European legislation requires that any contract an electricity or gas supplier submits to your signature should contain the following information:

  • the identity and address of the supplier;
  • the services provided, the service quality levels offered, as well as the time for establishing the initial connection;
  • the tariffs requested and conditions attached to it like parameters for calculating the tariffs and possible indexation mechanism;
  • available payment parameters and facilities;
  • the types of maintenance service offered;
  • the means by which up-to-date information on all applicable tariffs and maintenance charges may be obtained;
  • the duration of the contract, the conditions for renewal and termination of services and of the contract, the conditions of your right of withdrawal;
  • any compensation and the refund arrangements which apply if contracted service quality levels are not met; and the method of initiating procedures for settlement of disputes.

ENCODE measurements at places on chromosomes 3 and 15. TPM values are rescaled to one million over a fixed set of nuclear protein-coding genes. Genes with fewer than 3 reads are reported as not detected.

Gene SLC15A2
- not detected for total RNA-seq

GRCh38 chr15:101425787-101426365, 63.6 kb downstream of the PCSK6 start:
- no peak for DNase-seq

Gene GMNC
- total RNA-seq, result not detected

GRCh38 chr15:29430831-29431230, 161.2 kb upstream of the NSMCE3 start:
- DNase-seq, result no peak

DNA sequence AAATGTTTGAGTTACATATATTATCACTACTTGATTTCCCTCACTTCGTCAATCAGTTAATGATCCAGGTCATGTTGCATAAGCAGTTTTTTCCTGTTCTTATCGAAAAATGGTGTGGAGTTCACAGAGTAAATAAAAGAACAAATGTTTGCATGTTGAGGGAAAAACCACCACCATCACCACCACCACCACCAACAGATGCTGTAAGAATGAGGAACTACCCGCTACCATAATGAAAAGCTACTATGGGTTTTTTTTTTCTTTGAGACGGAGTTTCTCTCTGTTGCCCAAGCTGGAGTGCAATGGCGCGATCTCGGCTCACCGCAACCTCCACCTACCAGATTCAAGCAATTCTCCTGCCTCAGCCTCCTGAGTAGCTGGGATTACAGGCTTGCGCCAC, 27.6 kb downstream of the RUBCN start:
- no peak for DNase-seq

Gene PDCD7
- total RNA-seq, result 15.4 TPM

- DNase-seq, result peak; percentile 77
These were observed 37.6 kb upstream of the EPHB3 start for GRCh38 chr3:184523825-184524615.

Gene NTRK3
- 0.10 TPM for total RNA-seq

10. How can I have my interests as consumer represented?

As European citizen and as consumer you have the right to the protection of your rights. Competent national bodies in your country – in most cases the regulatory authorities – are responsible for representing your interests in your country of residence. You can also contact consumer organizations in each Member State and the European Consumer Centres in order to receive information on your energy rights as consumer and to file complaints in cases that your rights are infringed.

11. Where can I find more information?

For more information on energy consumers' rights and the opening of the energy markets visit the Commission's campaign website

The website of the European Commission's Directorate-General for Energy and Transport dealing with the European Charter on the Rights of Energy Consumers

Source: European Commission